Thursday, October 20, 2005
The Creator of Legends
OBITUARY: O V VIJAYAN
Around the 1990s, I had the rare privilege to become a close acquaintance of O V Vijayan, a legend in every sense of word, stroke and speech. Those were underprivileged days for me: no money, no steady job, Delhi’s gnawing chill, homesickness, nostalgia… Amidst all these, the doors of Vijayan’s Chanakyapuri residence were one of the few that opened for me, offering me food, not just for the soul. As I used to sip tea, or swallow idlis, Pooh, the Siamese cat, the one and only pet Vijayan ever owned and loved more than anything else in the world, would stare at the intruder who had come to spoil her master’s calm and cool afternoon.
I, like most people who have had the fortune to meet this extraordinary gentleman, was really awed by the aura he held. He was not just a contact for me in Delhi, where I could while away my time, but my mentor in several ways; he even edited my first article in English. Parkinson’s disease had just attacked him then: his spoken words stammered, his fingers shook, his vision blurred, but his mind was as clear as mountain dew. I even had the chance to see his last political cartoon, which is to appear in The Statesman, which I had personally delivered to the news editor of that paper — his fingers had since then disobeyed him. But his wide and varied constituency of Malayalam and English readers were fortunate that he could dictate short stories or social commentaries to his two personal secretaries.
My relationship with him continued even after I left Delhi for Mumbai, in occasional mails we used to exchange. Then suddenly there was no correspondence at all, and I realised that Vijayan has already started sinking. By mind silently wept, but no one could do anything about it.
So, who was Vijayan? For the uninitiated (which is really unlikely if you are a connoisseur of Indian literature, political cartooning or journalism) he is, to put it in one sentence, one of the greatest writers the world has ever produced. And what raised him to that pedestal is his first and best novel, The Legend of Khasak, which was published around the same time that of Gabriel Garcia Marquez’s path-breaking One Hundred Years of Solitude. Hence one could fairly conclude that two of the greatest of writers of the twentieth century evolved at the same time, changing the course of Malayalam and Spanish literatures respectively, making the two individual works the benchmarks in their own respective languages.
The Legend of Khasak, published in 1969, is often poetic and dark, always complex and rich, an extraordinary, breathtaking achievement which took the Malayali psyche (and, to some extent, physique) by storm. The gist of the book is this: Ravi, the protagonist, thanks to a restlessness born out of guilt and despair, embarks on a journey that ends in the remote village of Khasak in the picturesque Palakkad (in central Kerala) countryside. A land from the past, potent with dreams and legends, enfolds the traveller in a powerful and unsettling embrace. Ravi is bewitched and entranced as everything around him — the villagers, their children whom he teaches in a makeshift school, the elders who see him as a threat, the toddy-tappers, the shamans — takes on the quality of myth. And then reality, painful and threatening, begins to intrude on the sojourner’s resting place and Ravi begins to understand that there is no escape from the relentless dictates of karma…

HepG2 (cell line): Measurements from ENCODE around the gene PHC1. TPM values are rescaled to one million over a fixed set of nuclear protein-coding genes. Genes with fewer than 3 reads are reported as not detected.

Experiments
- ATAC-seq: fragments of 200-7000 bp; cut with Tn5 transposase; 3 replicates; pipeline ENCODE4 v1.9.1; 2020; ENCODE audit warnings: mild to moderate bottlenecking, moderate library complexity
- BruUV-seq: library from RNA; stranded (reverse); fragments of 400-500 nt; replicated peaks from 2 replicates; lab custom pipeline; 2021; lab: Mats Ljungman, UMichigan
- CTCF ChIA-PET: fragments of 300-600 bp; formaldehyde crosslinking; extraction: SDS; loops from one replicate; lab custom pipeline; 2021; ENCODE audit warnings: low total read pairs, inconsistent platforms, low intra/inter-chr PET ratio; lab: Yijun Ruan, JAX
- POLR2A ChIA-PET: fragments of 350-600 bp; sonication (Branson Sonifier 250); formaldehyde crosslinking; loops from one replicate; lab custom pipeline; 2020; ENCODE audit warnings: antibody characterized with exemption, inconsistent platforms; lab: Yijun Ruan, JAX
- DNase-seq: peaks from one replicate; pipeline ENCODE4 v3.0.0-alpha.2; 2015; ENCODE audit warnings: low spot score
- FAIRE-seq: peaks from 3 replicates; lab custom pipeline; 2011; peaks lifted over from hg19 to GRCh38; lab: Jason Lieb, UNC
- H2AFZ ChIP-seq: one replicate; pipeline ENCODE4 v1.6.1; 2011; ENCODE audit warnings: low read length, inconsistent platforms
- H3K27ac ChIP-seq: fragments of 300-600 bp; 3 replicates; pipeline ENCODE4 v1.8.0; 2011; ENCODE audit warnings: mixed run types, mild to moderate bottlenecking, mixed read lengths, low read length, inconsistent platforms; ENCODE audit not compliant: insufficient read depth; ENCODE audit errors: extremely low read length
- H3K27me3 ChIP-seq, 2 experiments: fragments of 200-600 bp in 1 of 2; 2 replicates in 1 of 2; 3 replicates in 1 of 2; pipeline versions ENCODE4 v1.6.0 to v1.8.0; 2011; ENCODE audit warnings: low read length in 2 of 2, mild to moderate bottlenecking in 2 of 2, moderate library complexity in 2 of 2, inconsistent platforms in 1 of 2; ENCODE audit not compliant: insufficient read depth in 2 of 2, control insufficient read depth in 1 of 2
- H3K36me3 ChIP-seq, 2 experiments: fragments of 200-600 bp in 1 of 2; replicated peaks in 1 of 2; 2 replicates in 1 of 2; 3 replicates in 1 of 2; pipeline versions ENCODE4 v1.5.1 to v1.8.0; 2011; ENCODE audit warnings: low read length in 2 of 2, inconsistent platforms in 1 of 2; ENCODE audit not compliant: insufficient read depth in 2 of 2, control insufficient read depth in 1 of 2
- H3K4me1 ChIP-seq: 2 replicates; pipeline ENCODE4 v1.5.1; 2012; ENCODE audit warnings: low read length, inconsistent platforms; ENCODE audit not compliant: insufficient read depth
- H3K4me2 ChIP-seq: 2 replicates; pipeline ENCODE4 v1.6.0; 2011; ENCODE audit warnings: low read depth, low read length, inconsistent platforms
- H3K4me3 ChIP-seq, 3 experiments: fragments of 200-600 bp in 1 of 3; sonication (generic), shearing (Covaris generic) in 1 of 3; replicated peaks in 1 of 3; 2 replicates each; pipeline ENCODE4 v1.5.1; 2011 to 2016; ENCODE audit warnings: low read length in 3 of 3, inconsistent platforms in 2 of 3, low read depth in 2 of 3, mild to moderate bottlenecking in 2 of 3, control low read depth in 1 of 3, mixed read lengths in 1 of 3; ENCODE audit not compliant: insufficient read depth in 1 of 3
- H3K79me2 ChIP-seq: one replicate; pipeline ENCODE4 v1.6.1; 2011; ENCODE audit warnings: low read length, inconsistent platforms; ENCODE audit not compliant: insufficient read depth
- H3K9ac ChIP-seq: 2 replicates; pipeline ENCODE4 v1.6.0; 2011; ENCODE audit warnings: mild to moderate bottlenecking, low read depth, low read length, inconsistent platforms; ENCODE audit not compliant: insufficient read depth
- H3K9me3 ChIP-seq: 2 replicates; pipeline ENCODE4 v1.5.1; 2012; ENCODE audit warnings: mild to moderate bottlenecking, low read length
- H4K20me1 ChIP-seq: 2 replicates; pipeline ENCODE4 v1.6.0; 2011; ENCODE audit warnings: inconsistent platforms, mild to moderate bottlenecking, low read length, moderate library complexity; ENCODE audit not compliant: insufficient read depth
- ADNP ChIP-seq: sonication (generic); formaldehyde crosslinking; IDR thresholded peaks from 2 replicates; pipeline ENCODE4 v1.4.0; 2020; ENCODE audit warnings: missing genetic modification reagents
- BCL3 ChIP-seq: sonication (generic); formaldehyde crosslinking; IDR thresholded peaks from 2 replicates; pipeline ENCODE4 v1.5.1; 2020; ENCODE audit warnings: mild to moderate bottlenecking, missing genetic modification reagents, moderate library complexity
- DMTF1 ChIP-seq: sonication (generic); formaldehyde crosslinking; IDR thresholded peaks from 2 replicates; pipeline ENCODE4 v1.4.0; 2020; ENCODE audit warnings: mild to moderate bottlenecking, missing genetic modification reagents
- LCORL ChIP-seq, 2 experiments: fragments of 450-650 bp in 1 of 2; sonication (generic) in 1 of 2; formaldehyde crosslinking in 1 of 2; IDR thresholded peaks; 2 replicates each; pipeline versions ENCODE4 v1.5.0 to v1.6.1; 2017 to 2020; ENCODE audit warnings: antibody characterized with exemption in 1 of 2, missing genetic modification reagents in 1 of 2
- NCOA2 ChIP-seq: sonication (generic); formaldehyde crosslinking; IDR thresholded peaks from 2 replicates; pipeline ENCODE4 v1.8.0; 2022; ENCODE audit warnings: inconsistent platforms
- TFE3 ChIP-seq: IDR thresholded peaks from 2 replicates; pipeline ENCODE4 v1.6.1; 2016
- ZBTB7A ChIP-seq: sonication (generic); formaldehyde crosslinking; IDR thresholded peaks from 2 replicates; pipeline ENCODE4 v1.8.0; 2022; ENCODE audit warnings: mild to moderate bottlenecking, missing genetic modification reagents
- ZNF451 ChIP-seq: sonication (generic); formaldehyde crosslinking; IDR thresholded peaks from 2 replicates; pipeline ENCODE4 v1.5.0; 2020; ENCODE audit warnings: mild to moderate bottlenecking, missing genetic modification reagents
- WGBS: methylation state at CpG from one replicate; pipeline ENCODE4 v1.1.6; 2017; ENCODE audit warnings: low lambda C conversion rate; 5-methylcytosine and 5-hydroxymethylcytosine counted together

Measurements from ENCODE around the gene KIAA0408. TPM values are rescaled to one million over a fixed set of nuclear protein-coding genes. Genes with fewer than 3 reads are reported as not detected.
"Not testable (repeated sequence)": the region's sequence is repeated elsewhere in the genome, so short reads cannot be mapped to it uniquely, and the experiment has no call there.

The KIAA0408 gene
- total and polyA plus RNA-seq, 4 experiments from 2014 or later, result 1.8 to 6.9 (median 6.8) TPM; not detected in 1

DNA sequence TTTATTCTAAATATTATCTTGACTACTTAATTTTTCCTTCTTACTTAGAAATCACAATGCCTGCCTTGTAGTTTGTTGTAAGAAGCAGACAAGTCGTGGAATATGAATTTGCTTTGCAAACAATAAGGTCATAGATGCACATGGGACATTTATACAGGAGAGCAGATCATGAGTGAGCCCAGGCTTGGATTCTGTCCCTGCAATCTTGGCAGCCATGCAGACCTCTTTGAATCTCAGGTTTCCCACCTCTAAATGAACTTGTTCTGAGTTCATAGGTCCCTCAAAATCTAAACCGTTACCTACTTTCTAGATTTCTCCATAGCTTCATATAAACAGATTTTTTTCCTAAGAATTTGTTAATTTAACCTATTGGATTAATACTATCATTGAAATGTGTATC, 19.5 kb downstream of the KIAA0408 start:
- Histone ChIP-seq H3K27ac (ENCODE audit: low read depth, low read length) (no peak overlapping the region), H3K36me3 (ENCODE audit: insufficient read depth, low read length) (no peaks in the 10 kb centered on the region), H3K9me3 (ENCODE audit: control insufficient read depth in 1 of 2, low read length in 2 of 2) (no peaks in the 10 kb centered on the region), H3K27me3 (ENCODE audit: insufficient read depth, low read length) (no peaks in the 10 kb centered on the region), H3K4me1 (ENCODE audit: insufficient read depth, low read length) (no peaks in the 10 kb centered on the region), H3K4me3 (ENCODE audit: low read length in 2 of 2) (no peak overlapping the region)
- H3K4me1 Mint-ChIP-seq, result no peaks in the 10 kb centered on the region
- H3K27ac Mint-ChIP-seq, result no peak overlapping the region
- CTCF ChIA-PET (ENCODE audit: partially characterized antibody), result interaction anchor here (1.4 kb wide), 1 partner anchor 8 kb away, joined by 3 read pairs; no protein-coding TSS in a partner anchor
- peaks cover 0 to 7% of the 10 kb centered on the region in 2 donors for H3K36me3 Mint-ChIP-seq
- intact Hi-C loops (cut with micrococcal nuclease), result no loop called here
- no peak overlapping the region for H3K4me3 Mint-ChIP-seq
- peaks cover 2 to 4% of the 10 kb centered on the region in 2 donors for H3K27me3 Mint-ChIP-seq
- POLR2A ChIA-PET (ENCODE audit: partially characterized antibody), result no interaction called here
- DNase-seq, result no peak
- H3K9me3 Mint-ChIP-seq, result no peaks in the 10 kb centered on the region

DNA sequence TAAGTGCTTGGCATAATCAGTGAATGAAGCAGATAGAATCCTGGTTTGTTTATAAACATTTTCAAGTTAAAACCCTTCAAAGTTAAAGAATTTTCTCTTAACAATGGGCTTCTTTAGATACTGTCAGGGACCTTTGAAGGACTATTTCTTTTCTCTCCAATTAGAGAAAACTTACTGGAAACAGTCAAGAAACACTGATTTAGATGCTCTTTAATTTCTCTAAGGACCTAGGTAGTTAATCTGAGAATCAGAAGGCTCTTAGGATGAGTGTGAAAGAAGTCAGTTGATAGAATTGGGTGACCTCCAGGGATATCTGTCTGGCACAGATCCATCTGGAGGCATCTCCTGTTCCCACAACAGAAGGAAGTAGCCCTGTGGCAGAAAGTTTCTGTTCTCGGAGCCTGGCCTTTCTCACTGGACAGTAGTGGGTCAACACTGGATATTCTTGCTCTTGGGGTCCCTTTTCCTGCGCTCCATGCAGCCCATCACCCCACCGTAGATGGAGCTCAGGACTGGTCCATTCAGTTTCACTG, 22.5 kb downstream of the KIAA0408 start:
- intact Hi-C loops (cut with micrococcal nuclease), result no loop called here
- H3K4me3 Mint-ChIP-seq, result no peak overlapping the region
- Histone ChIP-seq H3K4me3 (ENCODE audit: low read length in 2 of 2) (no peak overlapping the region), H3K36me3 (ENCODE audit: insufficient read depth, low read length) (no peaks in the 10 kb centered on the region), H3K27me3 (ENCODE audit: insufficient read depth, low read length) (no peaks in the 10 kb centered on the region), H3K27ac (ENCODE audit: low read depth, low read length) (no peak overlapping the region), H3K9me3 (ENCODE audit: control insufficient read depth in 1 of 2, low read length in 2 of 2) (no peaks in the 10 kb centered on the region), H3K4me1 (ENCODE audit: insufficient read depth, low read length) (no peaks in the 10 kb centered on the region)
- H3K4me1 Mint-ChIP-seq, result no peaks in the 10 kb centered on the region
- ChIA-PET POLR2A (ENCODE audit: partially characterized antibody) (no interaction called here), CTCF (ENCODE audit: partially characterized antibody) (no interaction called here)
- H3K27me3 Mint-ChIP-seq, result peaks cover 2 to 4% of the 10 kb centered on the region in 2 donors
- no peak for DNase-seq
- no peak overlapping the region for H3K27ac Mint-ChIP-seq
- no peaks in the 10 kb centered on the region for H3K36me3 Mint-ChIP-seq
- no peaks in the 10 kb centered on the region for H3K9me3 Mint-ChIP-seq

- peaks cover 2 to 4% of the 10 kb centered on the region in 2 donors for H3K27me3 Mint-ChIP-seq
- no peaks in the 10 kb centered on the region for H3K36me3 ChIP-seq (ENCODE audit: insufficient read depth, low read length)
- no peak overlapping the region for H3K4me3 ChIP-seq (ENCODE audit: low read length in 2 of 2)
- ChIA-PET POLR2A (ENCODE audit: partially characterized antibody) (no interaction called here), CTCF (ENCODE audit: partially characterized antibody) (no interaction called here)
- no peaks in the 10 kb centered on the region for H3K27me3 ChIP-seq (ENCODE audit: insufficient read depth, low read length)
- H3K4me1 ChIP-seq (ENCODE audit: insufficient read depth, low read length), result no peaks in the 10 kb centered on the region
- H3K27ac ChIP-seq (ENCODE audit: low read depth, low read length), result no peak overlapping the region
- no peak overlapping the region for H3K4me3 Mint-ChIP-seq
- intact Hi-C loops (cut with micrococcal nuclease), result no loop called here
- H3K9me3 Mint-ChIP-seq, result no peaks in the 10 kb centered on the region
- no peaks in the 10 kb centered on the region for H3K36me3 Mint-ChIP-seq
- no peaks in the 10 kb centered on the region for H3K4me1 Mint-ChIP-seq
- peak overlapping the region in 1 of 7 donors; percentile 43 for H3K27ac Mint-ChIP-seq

An amazing treat, I personally believe there was nothing that Vijayan wrote since The Legend of Khasak that matched the range and depth of his maiden work. Sample the imagery here:
“Long before the lizards, before the dinosaurs, two spores set out on an incredible journey. They came to a valley bathed in the placid glow of sunset.
My elder sister, said the little spore to the bigger spore, let us see what lies beyond.
This valley is green, replied the bigger spore, I shall journey no further.
I want to journey, said the little spore, I want to discover. She gazed in wonder at the path below her.
Will you forget your sister, asked the bigger spore.
Never, said the little spore.
You will, little one, for this is the loveless tale of karma; in it there is only parting and sorrow.”
Vijayan’s second novel, The Saga of Dharmapuri, is still considered to be the most disquieting novel ever written in any Indian language, but its genre is totally different from his first novel, and hence there is no comparison. It was panned by critics for its scatological depictions but it was a daring attempt, no doubt.